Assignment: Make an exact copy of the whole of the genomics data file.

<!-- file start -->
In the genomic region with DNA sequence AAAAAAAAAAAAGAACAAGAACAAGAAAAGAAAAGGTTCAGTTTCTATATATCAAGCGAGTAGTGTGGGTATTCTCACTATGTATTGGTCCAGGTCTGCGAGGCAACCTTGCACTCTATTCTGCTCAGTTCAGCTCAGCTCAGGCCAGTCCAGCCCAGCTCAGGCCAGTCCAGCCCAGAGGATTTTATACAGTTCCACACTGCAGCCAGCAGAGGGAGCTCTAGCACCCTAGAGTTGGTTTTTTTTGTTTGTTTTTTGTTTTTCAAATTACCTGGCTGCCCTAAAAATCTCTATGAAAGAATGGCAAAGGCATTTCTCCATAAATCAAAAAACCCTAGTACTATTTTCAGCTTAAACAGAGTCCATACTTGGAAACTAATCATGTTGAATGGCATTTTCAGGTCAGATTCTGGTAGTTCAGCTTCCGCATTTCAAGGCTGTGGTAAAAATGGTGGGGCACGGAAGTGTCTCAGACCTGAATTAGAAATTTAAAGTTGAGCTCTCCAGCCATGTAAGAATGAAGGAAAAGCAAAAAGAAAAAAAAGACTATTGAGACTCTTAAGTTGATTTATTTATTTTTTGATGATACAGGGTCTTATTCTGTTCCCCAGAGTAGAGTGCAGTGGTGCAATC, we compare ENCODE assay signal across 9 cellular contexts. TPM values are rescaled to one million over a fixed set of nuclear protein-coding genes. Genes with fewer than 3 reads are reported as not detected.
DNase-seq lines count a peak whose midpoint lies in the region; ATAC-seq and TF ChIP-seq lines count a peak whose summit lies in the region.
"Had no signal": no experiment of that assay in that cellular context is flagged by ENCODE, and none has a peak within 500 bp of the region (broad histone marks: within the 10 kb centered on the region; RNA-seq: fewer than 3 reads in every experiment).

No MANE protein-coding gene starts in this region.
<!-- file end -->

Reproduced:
In the genomic region with DNA sequence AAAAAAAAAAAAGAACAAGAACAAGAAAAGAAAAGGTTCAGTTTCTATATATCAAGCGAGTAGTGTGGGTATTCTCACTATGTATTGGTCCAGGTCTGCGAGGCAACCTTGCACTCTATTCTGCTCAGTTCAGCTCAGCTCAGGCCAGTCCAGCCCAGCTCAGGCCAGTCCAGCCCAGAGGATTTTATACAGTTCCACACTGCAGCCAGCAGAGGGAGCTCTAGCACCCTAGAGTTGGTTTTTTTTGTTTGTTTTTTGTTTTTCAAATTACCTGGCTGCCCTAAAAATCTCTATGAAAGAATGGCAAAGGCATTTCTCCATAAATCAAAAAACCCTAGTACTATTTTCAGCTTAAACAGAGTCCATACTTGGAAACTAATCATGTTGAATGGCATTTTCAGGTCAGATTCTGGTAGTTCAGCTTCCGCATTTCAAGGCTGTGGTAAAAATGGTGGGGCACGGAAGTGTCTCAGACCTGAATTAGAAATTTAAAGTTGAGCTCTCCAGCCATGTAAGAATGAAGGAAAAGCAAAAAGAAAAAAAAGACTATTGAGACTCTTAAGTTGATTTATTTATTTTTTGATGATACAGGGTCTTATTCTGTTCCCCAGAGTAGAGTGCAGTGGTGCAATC, we compare ENCODE assay signal across 9 cellular contexts. TPM values are rescaled to one million over a fixed set of nuclear protein-coding genes. Genes with fewer than 3 reads are reported as not detected.
DNase-seq lines count a peak whose midpoint lies in the region; ATAC-seq and TF ChIP-seq lines count a peak whose summit lies in the region.
"Had no signal": no experiment of that assay in that cellular context is flagged by ENCODE, and none has a peak within 500 bp of the region (broad histone marks: within the 10 kb centered on the region; RNA-seq: fewer than 3 reads in every experiment).

No MANE protein-coding gene starts in this region.